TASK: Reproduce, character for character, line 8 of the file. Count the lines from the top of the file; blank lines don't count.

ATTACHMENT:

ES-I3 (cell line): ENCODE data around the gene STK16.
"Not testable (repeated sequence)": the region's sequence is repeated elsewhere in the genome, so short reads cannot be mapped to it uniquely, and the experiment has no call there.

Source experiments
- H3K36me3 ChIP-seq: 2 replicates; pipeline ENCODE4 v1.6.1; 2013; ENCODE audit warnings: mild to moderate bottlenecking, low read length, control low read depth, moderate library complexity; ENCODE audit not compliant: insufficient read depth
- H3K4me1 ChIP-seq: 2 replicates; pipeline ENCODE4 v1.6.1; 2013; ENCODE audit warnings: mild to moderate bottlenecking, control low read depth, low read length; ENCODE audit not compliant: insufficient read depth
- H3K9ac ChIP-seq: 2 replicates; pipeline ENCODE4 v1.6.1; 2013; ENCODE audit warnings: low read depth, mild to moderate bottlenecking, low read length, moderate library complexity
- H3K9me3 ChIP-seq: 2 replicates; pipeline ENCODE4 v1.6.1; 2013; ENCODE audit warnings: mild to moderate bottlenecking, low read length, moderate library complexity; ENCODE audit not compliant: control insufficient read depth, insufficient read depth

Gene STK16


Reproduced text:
Gene STK16